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Goalposts

Cultural and Education Section of the British Embassy - British Council
 This article was generously provided to ClubFootball by the British Council, which operates in China as the Cultural and Education Section of the British Embassy.

 

Goalposts as the world knows them today were originally designed in Britain.
 
Size
 
In 1863 the English Football Association decreed that the posts should be 8 yards apart (7.32m), a measurement which has never altered since. Because players often argued whether the ball had gone between the posts (for a goal) or above (no goal), tape was then used to join the tops of the posts.
 
In 1875 the wooden crossbar started to replace the tape, at a height of 8 feet (2.44m) above the ground.
 
That is how the dimensions of the goals we know today have evolved. But the shape of the posts and crossbar was another matter.
 
Shape
 
Round or square-shaped goals were the most common until, in 1920, a Mr. J. C. Perkins of the Standard Goals company in Nottingham, England, invented the much stronger elliptical shape. Nottingham Forest was the first club in the world to try them. Many Scottish clubs stayed with their square designs for many years, but elliptical posts and bars are now the favourite around the world.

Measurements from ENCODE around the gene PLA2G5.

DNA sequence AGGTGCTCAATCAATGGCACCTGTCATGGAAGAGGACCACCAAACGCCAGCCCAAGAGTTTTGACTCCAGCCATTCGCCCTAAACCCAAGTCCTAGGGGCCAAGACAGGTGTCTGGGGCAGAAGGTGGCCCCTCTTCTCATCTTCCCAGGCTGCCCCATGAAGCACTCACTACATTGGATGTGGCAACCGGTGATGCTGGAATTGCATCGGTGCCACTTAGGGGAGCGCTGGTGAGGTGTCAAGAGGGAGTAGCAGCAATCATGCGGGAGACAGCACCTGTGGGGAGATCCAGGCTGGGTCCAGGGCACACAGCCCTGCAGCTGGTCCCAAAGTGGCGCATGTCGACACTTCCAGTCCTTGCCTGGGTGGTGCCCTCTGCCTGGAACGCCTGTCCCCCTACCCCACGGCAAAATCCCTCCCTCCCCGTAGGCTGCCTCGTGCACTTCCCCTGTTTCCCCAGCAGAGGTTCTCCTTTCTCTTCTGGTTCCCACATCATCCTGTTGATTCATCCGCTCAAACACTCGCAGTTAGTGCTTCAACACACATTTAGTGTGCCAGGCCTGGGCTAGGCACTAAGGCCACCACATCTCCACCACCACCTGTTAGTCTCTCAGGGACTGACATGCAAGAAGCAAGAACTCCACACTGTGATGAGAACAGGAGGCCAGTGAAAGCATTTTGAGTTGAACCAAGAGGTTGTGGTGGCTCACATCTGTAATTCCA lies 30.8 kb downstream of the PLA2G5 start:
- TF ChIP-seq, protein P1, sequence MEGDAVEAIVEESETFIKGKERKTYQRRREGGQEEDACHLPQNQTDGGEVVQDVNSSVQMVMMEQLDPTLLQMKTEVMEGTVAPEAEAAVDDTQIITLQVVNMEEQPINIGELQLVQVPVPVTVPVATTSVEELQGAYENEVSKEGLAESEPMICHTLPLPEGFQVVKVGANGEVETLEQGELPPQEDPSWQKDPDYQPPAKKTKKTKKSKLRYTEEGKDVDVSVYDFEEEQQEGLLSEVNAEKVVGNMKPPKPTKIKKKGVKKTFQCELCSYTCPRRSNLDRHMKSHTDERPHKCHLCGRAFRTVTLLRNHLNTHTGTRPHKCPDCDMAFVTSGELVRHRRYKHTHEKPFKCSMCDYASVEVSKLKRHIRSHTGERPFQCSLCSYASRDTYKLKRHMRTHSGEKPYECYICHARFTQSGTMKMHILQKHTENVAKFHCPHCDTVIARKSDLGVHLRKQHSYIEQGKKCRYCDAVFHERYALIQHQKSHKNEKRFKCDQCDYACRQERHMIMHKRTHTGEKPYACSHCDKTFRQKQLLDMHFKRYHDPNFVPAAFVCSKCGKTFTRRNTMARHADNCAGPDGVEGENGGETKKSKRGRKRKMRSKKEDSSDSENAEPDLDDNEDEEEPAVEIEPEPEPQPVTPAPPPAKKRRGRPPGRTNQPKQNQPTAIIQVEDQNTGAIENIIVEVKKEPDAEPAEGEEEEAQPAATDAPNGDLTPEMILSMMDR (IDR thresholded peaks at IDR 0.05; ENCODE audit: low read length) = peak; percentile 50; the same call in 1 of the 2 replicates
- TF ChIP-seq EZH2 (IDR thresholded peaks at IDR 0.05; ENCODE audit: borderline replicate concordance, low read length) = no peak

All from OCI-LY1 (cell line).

Though they too can still break, as the groundsman at Real Madrid will testify - when he had to fetch replacement posts because they broke just before Real played Borussia Dortmund in the 1998 Champions League semi final!
 
Material
 
Until the 1980s, most goals were made from wood. Douglas Fir was often the preferred choice of wood. In recent years, however, much lighter aluminium or steel goals have become more popular, especially with ground staff because maintenance is now a lot easier.
 
But the goalpost has basically remained unchanged for over 100 years.

 

 

 

September 2001

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